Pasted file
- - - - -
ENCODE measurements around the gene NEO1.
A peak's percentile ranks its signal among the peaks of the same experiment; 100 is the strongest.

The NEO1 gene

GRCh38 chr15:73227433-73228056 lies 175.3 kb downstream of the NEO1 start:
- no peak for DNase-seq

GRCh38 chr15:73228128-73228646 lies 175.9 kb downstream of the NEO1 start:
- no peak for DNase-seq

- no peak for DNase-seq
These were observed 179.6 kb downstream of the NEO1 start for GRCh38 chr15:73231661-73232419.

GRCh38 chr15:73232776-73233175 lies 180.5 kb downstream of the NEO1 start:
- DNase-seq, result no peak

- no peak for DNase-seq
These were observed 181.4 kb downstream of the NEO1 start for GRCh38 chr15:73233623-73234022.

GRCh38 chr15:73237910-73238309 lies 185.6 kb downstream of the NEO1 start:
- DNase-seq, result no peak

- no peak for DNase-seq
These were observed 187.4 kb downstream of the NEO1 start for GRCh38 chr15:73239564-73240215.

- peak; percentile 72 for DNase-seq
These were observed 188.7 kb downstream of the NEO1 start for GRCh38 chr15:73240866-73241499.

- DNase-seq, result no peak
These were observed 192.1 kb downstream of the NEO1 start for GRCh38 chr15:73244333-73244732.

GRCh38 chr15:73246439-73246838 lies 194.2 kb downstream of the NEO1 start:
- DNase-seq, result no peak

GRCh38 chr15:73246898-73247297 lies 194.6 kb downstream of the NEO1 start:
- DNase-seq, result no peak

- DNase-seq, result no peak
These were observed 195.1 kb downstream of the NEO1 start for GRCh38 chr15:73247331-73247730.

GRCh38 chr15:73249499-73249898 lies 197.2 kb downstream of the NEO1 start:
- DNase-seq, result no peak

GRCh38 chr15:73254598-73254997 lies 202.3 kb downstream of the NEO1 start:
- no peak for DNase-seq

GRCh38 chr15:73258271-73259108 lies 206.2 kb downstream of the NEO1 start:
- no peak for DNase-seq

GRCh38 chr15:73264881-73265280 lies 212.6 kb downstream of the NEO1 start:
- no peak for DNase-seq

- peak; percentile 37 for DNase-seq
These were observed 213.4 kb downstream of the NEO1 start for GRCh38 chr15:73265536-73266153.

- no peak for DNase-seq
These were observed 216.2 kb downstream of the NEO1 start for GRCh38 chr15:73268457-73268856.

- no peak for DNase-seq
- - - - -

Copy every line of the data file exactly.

ENCODE measurements around the gene NEO1.
A peak's percentile ranks its signal among the peaks of the same experiment; 100 is the strongest.

The NEO1 gene

GRCh38 chr15:73227433-73228056 lies 175.3 kb downstream of the NEO1 start:
- no peak for DNase-seq

GRCh38 chr15:73228128-73228646 lies 175.9 kb downstream of the NEO1 start:
- no peak for DNase-seq

- no peak for DNase-seq
These were observed 179.6 kb downstream of the NEO1 start for GRCh38 chr15:73231661-73232419.

GRCh38 chr15:73232776-73233175 lies 180.5 kb downstream of the NEO1 start:
- DNase-seq, result no peak

- no peak for DNase-seq
These were observed 181.4 kb downstream of the NEO1 start for GRCh38 chr15:73233623-73234022.

GRCh38 chr15:73237910-73238309 lies 185.6 kb downstream of the NEO1 start:
- DNase-seq, result no peak

- no peak for DNase-seq
These were observed 187.4 kb downstream of the NEO1 start for GRCh38 chr15:73239564-73240215.

- peak; percentile 72 for DNase-seq
These were observed 188.7 kb downstream of the NEO1 start for GRCh38 chr15:73240866-73241499.

- DNase-seq, result no peak
These were observed 192.1 kb downstream of the NEO1 start for GRCh38 chr15:73244333-73244732.

GRCh38 chr15:73246439-73246838 lies 194.2 kb downstream of the NEO1 start:
- DNase-seq, result no peak

GRCh38 chr15:73246898-73247297 lies 194.6 kb downstream of the NEO1 start:
- DNase-seq, result no peak

- DNase-seq, result no peak
These were observed 195.1 kb downstream of the NEO1 start for GRCh38 chr15:73247331-73247730.

GRCh38 chr15:73249499-73249898 lies 197.2 kb downstream of the NEO1 start:
- DNase-seq, result no peak

GRCh38 chr15:73254598-73254997 lies 202.3 kb downstream of the NEO1 start:
- no peak for DNase-seq

GRCh38 chr15:73258271-73259108 lies 206.2 kb downstream of the NEO1 start:
- no peak for DNase-seq

GRCh38 chr15:73264881-73265280 lies 212.6 kb downstream of the NEO1 start:
- no peak for DNase-seq

- peak; percentile 37 for DNase-seq
These were observed 213.4 kb downstream of the NEO1 start for GRCh38 chr15:73265536-73266153.

- no peak for DNase-seq
These were observed 216.2 kb downstream of the NEO1 start for GRCh38 chr15:73268457-73268856.

- no peak for DNase-seq